While "FBI" is technically an abbreviation for Federal Bureau of Investigation, it also stands for the FBI's motto: Fidelity, Bravery and Integrity.

The FBI is part of the U.S. Department of Justice, which is headed by the U.S. Attorney General. The FBI exists under the Attorney General's authority to create investigative agents for the enforcement of federal laws (Sections 533 and 534, Title 28 of the U.S. Code). However, the Attorney General doesn't exercise direct authority over the FBI itself -- that's the job of the Inspector General. Before 2002, the Inspector General could investigate the FBI, but only with the permission of the Attorney General. In the wake of several scandals in 2001, including the revelation that FBI agent Robert Hanssen had been selling U.S. secrets to the Soviets for 15 years, Congress gave the Inspector General more oversight power [ref].

The President appoints the director of the FBI for a 10-year term. The current director is Robert S. Mueller, III. There are several deputy directors beneath him, and an executive assistant director heads each of the 11 divisions of the FBI. These divisions generally coincide with a type of crime the FBI investigates. For example, there is a counterterrorism division, a criminal investigation division and an information technology division.

The FBI is headquartered in the J. Edgar Hoover Building in Washington, D.C. Opened in 1974, the massive bunker-like building houses the director, most department heads and the world-famous FBI Crime Lab. (The FBI building tour is currently closed for renovations, but tours are scheduled to resume in Spring 2007.) FBI Field offices are located in most major cities -- there are 56 in total. A Special Agent in Charge heads each field office. An assistant director heads exceptionally large field offices in New York and Los Angeles. In addition, the FBI has about 400 resident agencies in smaller cities or other areas where an FBI presence is required.

As of March 31, 2006, the FBI employed more than 30,000 people, comprising 12,515 agents, and 17,485 support personnel, lab technicians and administrators. In the past, the FBI was considered an unfriendly place for women and minorities. In 1972, the FBI did not have a single female agent, and only a small percentage were minorities [ref]. Today, more than 13,000 FBI employees are women, with 7,691 minorities and over 1,000 people with disabilities [ref].

FBI funding is part of the Department of Justice and comes from the overall federal budget. In 2003, the FBI's total budget was $4.298 billion [ref].

Next, we'll learn about the history of the FBI.

The Department of Justice has always had the power to investigate federal crimes, but it didn't always have the means to do so. In the 19th century, government agencies often hired private detective firms such as the Pinkertons to solve crimes [ref]. In 1908, Illegal land sales in the western United States angered President Theodore Roosevelt, who then gave Attorney General Charles J. Bonaparte the authority to create a small bureau of detectives to investigate these crimes. By 1909, they were given an official name: The Bureau of Investigation.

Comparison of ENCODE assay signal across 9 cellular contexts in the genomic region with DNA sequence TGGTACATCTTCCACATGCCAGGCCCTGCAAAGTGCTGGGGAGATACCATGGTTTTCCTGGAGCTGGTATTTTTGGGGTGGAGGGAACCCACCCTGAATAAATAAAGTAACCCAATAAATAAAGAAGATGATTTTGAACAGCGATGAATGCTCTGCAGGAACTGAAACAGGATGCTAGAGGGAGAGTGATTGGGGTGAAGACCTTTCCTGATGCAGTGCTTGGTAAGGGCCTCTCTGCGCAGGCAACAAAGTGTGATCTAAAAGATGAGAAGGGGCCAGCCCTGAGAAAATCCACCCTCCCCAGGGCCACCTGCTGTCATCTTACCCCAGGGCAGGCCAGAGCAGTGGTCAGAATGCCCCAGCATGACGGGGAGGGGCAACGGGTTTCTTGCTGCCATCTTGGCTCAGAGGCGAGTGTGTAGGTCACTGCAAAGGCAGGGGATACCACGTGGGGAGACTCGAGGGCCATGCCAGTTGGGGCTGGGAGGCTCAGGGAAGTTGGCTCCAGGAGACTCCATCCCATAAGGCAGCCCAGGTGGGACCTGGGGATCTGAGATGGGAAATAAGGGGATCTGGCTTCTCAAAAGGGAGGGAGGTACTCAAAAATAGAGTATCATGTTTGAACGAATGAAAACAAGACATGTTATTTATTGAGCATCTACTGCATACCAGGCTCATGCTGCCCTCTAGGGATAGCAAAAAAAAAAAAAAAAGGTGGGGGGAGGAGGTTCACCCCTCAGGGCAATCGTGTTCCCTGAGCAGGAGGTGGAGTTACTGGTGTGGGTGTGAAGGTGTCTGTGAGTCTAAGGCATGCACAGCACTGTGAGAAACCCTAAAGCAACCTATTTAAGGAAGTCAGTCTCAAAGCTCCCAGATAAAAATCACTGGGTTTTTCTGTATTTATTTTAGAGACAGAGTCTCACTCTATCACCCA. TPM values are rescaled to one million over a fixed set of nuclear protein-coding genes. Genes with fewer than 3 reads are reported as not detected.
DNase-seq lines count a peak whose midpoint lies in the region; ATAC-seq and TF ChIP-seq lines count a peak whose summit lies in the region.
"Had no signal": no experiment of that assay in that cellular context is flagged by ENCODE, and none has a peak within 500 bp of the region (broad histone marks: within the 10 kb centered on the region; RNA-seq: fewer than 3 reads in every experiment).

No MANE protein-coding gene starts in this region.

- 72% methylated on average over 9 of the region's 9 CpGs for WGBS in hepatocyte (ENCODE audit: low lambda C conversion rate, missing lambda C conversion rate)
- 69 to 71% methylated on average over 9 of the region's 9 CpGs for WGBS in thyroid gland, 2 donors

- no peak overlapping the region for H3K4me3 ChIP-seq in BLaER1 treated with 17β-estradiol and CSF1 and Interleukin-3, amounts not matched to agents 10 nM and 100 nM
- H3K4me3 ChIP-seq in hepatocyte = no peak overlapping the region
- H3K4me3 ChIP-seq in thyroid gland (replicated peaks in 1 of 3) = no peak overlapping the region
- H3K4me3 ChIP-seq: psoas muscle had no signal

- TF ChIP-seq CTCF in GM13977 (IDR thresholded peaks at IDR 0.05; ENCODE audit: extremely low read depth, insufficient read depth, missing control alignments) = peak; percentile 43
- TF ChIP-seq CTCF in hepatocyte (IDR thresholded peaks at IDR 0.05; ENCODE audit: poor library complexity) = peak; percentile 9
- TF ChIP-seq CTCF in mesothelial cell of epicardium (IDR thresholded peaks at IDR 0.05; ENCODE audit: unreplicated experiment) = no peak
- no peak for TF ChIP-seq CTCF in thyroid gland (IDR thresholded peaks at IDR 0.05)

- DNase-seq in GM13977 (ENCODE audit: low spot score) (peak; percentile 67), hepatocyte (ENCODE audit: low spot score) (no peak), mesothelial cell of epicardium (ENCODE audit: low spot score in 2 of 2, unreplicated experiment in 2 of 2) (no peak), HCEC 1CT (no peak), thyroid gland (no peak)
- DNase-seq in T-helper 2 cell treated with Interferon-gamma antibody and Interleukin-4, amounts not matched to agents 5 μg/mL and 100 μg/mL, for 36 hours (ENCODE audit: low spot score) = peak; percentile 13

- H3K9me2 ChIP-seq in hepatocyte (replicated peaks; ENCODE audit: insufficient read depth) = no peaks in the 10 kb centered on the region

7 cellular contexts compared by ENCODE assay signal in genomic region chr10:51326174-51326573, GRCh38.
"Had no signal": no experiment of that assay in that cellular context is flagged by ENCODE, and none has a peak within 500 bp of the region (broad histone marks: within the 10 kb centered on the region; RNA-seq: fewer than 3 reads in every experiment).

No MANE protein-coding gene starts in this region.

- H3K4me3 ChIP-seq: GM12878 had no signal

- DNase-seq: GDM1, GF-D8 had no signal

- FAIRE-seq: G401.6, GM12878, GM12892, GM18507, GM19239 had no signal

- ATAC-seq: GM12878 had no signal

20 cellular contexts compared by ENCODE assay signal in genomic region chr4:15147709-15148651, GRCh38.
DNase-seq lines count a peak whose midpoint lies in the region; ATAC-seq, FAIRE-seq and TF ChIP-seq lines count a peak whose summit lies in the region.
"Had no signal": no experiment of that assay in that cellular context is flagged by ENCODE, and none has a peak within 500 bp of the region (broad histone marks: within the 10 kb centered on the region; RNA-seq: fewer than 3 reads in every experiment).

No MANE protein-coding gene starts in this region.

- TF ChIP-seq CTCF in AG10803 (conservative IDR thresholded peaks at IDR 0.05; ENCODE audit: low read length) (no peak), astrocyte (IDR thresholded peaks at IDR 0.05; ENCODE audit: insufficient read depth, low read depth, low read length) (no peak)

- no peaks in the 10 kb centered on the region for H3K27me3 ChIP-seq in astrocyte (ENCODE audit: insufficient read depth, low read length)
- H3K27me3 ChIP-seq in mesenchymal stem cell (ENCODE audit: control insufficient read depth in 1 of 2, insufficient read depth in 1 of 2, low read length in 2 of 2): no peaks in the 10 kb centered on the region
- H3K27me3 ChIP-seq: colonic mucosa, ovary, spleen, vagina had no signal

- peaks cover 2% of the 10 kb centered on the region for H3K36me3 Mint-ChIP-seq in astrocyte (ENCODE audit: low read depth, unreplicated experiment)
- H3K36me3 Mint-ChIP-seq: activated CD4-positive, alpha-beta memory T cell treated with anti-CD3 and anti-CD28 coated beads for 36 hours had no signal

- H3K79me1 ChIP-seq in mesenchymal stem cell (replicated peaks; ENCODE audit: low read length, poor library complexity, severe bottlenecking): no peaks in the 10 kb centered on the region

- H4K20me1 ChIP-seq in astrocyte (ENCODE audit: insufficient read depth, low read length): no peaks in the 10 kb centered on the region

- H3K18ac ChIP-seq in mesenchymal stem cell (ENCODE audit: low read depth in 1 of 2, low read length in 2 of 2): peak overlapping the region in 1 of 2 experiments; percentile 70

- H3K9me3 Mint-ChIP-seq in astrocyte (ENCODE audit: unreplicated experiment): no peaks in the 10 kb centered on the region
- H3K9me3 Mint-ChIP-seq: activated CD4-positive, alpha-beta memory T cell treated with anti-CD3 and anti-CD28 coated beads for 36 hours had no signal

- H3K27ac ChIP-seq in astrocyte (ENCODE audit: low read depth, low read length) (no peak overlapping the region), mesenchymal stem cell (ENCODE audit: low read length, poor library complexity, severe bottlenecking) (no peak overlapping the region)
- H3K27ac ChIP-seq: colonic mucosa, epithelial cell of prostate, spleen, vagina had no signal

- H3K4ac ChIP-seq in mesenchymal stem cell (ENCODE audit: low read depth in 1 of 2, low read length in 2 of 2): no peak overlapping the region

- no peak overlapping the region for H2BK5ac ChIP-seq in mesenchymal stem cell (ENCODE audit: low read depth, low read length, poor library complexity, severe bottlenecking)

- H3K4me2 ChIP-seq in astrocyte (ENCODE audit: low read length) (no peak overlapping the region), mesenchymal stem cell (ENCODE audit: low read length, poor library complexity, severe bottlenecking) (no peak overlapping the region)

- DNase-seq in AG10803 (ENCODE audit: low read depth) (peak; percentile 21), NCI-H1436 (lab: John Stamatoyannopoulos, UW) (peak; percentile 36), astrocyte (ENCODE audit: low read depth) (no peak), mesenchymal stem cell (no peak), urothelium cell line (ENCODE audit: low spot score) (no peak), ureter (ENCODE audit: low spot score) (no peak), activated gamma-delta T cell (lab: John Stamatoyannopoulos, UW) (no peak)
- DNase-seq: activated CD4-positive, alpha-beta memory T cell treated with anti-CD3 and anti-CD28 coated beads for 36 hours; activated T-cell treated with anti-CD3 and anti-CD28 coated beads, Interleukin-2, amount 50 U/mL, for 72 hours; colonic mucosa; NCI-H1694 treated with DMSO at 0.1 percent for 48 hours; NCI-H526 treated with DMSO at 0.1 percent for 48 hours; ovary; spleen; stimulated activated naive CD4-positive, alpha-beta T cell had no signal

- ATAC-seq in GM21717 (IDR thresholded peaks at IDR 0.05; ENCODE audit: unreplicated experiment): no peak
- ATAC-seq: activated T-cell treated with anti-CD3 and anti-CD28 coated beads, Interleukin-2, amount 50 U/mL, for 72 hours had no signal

Initially, very few crimes were under the Bureau's jurisdiction. Land fraud, national bank scams, anti-trust crimes and criminals who crossed state lines were under the Bureau's purview. Over the next decade, new laws expanded the scope of the federal government to investigate national crimes, and the number of agents increased as well. During World War I, agents focused on stopping espionage and sabotage, and cracking down on men who avoided the draft. By the 1920s, there were more than 300 agents and 300 support personnel operating a growing number of field offices [ref].

Until the early 1920s, unprofessional agents who were poorly trained and unqualified for their jobs plagued the Bureau of Investigation. Politics was a strong influence, and agents could be easily bribed to overlook crimes. Agents sometimes gathered incriminating information to discredit political opponents [ref, ref]. All that began to change in 1924, when Attorney General Harlan Fiske Stone elevated 29-year-old Assistant Director J. Edgar Hoover to the office of Director. Hoover immediately began reviewing procedures and agent records. He personally reviewed every agent's file, and was amazed at how many agents were on staff solely because of political connections or favors. He fired more than 100 of them within a few months [ref]. Then, Hoover raised the standards for hiring new agents, requiring college educations and law enforcement experience. He created rules and regulations for agent conduct and investigative procedure, ensuring that Bureau activity would be uniform across the nation. As Hoover put it, "We all should be concerned with only one goal -- the eradication of crime."

Hoover was also responsible for many reforms in the field of criminal investigation. He created the FBI Crime Lab in 1932, and opened a training academy in 1935, the same year the Bureau became the Federal Bureau of Investigation. This academy trained FBI agents as well as numerous local and state police officers. Another Hoover innovation was the Ten Most Wanted list. Created in 1950, this list provides photos and information on the ten fugitives (in no particular order) the FBI most wants to catch, and is posted in public places such as post offices. As of 2002, 458 people had been shown on the list, and 429 had been captured. Today, the Ten Most Wanted list is available online.